Property, and other types of auctions, can often be categorised into open or closed auctions. When an auction is in the open format, all the bidders present are aware of the bids being submitted. They’ll be able to see what their rivals are bidding, and adapt accordingly.

A closed auction is the opposite. The bidders will not be aware of what others have bid for the asset in question. Sellers in a closed auction may choose to do additional rounds of bidding if they’re not happy with the bids they’ve received.

Both open and closed auctions can be conducted online, or in person.

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4. Silent auctions

Silent auctions are similar to closed auctions. The items to be bid on – whether they include jewellery, art, or even holidays – are usually dotted around a room or shown in a list on a tablet. Bid sheets will be available, where buyers will write down their bids, or bidders can log in to bid on items on the provided tablet. At the end of the event, the highest bidders win.

These types of auctions are commonly used by charities and other organisations to raise money for a cause. Sponsors who support the underlying cause may donate the items to be bid on. The money raised will then directly go to the charity or non-profit involved.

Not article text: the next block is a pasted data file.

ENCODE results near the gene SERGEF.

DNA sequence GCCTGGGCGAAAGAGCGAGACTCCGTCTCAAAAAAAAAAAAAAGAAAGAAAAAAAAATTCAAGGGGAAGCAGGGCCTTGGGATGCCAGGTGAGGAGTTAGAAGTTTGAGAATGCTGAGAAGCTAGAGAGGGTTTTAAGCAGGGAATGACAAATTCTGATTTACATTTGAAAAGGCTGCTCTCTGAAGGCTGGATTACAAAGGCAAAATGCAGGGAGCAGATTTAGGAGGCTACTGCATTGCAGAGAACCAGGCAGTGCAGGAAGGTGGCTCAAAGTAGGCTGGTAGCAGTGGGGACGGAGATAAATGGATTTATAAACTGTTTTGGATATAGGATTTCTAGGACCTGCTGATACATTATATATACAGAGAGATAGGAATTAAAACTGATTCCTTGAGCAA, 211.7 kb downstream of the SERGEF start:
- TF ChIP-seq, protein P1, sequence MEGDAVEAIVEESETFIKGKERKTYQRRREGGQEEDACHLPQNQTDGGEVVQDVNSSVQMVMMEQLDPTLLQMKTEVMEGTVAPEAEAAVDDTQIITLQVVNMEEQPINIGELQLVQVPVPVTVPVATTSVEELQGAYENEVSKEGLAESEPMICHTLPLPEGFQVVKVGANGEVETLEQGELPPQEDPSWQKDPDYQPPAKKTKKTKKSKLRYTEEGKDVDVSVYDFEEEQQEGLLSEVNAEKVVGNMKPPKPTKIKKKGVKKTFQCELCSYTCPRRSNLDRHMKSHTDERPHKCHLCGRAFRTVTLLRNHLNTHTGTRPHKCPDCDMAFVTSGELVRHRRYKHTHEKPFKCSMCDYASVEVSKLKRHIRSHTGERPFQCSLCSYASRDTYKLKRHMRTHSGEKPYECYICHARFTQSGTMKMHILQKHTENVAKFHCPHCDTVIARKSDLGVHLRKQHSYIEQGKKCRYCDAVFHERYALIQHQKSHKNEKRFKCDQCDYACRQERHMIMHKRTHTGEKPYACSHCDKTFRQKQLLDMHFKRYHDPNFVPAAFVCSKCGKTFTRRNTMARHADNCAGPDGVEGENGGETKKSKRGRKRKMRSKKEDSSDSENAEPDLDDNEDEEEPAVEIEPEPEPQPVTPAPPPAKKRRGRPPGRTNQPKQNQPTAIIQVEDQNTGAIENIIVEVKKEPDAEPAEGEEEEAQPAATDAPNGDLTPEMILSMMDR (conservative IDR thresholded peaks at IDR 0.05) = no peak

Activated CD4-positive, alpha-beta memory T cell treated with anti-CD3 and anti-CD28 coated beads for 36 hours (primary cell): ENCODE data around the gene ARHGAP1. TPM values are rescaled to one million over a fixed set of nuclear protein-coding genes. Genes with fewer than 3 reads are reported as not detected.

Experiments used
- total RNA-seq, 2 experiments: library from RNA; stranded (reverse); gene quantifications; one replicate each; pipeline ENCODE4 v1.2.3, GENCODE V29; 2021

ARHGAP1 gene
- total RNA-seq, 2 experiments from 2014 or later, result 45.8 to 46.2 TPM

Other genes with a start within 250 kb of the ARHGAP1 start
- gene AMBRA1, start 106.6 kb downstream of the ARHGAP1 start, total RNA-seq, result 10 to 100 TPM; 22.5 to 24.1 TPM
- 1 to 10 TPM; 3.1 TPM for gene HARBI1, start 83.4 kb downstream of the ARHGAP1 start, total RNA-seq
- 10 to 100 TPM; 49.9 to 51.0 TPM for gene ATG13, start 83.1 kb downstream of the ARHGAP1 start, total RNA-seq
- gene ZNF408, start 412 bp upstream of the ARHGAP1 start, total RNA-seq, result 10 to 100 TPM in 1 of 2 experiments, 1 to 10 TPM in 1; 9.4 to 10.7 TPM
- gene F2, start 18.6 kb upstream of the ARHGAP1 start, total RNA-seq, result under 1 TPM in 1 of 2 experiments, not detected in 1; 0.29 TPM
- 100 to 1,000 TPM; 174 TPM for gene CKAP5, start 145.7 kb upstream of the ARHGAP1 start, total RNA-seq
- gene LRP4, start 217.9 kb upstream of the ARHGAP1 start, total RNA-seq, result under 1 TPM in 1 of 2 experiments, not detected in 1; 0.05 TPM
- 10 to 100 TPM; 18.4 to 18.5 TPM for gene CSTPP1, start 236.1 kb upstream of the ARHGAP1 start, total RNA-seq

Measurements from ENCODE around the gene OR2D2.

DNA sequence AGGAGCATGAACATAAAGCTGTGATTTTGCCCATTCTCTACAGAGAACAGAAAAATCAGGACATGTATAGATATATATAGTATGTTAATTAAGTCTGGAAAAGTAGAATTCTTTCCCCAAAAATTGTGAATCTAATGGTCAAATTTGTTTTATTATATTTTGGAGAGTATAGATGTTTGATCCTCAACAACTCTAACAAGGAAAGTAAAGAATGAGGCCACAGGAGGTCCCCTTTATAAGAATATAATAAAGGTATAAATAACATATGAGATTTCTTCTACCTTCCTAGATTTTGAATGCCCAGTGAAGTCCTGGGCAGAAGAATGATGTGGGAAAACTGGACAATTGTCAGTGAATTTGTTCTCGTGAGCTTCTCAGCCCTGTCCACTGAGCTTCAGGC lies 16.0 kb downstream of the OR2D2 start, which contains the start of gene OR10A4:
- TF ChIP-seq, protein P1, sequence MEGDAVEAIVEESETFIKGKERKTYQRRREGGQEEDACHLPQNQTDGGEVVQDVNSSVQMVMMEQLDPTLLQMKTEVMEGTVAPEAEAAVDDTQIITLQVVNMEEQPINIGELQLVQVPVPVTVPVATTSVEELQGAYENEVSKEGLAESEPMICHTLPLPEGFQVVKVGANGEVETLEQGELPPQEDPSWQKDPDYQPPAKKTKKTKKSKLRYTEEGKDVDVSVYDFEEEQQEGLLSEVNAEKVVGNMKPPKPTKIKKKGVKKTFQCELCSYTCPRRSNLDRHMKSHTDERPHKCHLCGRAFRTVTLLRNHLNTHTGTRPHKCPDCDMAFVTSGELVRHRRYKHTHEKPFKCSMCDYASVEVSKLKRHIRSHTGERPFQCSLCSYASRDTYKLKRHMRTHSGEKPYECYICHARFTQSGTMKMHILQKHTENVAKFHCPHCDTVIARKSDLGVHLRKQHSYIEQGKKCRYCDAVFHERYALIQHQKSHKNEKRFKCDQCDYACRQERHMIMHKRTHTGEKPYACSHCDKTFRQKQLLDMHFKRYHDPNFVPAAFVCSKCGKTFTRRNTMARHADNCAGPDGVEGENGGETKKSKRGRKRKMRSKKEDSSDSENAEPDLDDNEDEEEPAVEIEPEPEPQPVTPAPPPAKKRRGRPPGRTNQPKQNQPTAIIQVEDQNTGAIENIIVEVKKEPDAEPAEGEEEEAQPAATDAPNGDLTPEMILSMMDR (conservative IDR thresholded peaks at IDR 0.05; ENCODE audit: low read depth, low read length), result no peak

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5. Modern and traditional auctions

Just as auctions can be open or closed, there is also the traditional auction method, as well as modern auctions. The main difference between the two types of auctions is the length of time available to bidders.

In a traditional auction, buyers usually have 28 days to complete their purchase in full. With the modern auction method, buyers have 56 days to finalise their purchase and arrange finance. Both forms of these auctions can be done online, although modern auctions can only take place in the digital world.

Also, traditional auctions may be more likely to list debilitated properties, whereas modern auctions may attract a broader spectrum of assets. Modern auctions tend to last much longer than traditional auctions.

Source: Williams & Goodwin

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6. Dutch auctions

Also known as a descending price auction, the bidding process in a traditional Dutch auction works in reverse. The auctioneer typically starts the bidding at a high price, with the idea being that it’s too high a price to pay.

Incrementally, the auctioneer will then lower the price until someone bids. The first person to bid wins. In Dutch auctions, typically, there will be a single bid for each lot, rather than multiple competing bids.